STEP INTO PARTICIPATORY LEARNING
The fact that the Indian education system has to be overhauled has to go well beyond the armchair activism of educators, bureaucrats, think tanks, proletariat, et al, who have been debating this issue for decades. A whole new evolutionary approach is needed to seriously look into the very purpose of education itself.Moving away from rote theory and aligning it to business practicalities, with internships, apprenticeships and market research partnerships is the need of the hour, especially with technological changes accelerating at lightning speed. Widespread use of nanotechnology and robotics-aided 3D printing, the conventional assembly line factories employing many, will not exist. With infotech and biotech merging rapidly in an embedded Internet of Things era, where machines will learn, analyse, communicate, transact, transmit and control the environment among themselves with limited human intervention, more conventional jobs that we are preparing our young for, will vanish into thin air in the next decade.
The very socio-economic fabric of relative peace and quiet that we have built into our lives since the industrial revolution with gainful employment for a large section of the population, will be uprooted in ways we cannot predict. Job losses at a massive scale will further fuel the current resurgence of nationalism and protectionism that we are seeing, further exacerbating turbulence in the society. The optimistic assumption we had that the rising tide will lift all boats, is running out of steam. Apart from minor benefits derived from jobs such as the Uber driver, the Airbnb host, the e-commerce delivery person and the Data Analyst, the tide is actually lifting the yachts of the elite with access to ever more resources, who are producing more and more assets with less and less resources. Much of this increasing wealth is hidden away in offshore tax havens. That’s another matter, but it does affect funds available for education, akin to what artificial intelligence and machine learning will do in replacing jobs.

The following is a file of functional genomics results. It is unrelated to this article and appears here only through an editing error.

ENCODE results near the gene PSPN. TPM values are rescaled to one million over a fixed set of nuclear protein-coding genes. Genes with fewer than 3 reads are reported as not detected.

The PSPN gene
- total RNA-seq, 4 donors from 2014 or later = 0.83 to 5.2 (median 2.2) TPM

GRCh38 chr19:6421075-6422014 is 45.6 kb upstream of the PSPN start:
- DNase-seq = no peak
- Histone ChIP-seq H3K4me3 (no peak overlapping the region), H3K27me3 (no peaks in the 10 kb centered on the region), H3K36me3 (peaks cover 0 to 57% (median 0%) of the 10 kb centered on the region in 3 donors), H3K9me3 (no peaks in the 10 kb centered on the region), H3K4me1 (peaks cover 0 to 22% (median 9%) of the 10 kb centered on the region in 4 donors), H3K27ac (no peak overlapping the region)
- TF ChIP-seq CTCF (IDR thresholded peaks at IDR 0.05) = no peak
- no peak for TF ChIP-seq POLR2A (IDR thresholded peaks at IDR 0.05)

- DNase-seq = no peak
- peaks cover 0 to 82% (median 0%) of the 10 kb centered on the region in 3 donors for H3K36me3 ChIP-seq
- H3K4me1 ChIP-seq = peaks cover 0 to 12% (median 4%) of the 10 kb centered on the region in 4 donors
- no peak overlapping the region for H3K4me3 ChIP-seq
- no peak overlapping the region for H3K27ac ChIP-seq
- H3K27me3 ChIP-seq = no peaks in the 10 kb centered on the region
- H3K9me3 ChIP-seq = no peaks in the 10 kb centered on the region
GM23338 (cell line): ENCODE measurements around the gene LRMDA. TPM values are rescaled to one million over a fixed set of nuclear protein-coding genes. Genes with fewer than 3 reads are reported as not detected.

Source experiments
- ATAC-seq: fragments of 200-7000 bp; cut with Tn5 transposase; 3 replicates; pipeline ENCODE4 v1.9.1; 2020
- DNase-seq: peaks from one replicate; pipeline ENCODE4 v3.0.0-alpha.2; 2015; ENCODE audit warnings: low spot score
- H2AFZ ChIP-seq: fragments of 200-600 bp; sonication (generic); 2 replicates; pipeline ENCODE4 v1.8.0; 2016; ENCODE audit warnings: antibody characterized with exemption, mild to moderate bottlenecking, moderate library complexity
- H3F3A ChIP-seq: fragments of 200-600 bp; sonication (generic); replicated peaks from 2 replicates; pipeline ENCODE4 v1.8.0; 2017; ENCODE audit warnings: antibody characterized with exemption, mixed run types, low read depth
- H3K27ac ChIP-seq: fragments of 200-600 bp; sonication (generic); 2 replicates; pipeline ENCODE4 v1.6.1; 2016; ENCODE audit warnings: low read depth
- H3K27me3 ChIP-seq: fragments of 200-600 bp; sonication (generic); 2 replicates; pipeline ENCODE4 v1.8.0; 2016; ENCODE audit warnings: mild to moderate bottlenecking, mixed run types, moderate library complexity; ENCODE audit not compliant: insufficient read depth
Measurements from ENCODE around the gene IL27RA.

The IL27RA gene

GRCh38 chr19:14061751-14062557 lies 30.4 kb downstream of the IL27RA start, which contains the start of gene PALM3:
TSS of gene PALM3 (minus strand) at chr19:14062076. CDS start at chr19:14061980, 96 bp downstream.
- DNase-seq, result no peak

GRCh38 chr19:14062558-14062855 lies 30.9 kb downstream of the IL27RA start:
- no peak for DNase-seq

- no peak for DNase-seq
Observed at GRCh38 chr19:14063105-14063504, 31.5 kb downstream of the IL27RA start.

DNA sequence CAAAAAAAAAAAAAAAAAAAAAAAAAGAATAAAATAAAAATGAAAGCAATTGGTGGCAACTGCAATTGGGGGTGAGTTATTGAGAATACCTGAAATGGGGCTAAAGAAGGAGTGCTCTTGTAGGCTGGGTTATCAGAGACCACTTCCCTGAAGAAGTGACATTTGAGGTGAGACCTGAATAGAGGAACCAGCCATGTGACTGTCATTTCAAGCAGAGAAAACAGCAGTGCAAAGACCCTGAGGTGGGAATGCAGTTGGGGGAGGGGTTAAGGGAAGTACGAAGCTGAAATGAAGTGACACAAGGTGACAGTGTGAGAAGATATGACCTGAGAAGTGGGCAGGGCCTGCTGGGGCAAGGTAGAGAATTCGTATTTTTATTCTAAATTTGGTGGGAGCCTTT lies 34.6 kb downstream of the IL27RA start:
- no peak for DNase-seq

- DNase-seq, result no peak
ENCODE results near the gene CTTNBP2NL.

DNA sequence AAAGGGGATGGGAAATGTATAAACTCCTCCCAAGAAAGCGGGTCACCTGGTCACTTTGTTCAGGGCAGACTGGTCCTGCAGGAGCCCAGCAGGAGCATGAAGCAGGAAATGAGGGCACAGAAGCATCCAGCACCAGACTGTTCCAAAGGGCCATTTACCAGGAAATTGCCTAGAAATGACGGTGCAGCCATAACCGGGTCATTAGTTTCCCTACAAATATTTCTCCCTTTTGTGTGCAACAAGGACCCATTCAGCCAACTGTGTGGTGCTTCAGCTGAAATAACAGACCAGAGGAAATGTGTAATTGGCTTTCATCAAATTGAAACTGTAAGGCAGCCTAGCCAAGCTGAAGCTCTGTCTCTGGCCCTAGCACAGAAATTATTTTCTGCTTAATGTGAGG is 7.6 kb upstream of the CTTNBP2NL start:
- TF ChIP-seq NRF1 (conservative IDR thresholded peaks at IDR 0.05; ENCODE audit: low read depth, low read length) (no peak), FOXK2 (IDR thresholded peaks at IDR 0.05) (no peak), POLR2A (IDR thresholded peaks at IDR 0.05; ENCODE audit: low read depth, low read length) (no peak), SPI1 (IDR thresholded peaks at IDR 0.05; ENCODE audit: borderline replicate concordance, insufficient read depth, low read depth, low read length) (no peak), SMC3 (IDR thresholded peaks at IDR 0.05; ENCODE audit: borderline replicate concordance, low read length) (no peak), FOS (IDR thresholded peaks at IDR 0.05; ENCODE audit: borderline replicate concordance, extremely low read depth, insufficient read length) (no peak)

Now that we have laid a foundation of reality to the developing scenario, all is not lost. There will always be a ray of hope in the emerging clouds, if we move from rote instruction and prepare our young to learn, unlearn and relearn constantly. The question is how do we do that? Change has to be drastic. Abolish the format of the desk facing the teacher and convert all that to a round table format. Guided, self-learning should be the new criteria. Find out information by oneself, discuss in groups, and have ideation sessions on various issues. Entrepreneurship should be a subject which could showcase innovative examples. It might ease the pressure on the job market by reducing the number of people waiting to be employed.
To further reinforce the learning process, the knowledge assimilated has to be presented to the class, teachers, school, businesses, government, NGOs, etc. This will also enable the youth to polish their desperately needed communication and presentation skills. Conduct debates on the knowledge gained, to see where it could fit into in real life. The important point to be stressed is, where do we apply what we have learned? The answer lies in forging a collaboration with industry and the services sector. There has to be a system of compulsory internships or apprenticeships from the high school stage, in fields of their interest which should be verified through psychometric tests.